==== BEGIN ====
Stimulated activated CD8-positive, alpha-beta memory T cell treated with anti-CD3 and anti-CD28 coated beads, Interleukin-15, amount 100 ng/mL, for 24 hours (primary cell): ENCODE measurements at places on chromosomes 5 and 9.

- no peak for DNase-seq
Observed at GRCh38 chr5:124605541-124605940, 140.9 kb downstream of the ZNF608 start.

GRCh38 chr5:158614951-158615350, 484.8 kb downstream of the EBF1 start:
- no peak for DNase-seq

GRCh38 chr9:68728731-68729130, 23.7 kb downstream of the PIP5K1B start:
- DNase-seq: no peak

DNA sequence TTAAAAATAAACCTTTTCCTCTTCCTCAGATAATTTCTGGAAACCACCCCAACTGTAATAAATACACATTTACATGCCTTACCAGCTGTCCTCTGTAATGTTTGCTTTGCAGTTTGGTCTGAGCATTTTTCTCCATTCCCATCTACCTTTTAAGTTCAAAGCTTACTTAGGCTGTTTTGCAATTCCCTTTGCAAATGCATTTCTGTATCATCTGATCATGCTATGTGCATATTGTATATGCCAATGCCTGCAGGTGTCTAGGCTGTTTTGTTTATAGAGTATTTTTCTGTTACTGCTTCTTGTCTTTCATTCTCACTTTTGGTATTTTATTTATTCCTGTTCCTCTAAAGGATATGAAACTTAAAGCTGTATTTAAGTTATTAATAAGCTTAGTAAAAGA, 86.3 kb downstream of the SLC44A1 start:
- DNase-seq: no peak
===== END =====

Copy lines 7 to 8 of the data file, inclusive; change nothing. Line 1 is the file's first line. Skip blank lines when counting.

- DNase-seq: no peak

DNA sequence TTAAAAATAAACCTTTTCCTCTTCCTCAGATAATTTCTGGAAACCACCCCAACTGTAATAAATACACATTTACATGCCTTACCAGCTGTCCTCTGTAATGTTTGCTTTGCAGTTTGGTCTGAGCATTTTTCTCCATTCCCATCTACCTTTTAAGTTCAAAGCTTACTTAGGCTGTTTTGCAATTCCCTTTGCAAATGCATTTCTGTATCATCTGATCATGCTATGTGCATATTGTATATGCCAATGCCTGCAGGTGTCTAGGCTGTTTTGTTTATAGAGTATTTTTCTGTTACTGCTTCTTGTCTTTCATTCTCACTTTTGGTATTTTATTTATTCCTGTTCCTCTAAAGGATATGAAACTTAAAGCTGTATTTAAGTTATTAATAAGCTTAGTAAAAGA, 86.3 kb downstream of the SLC44A1 start: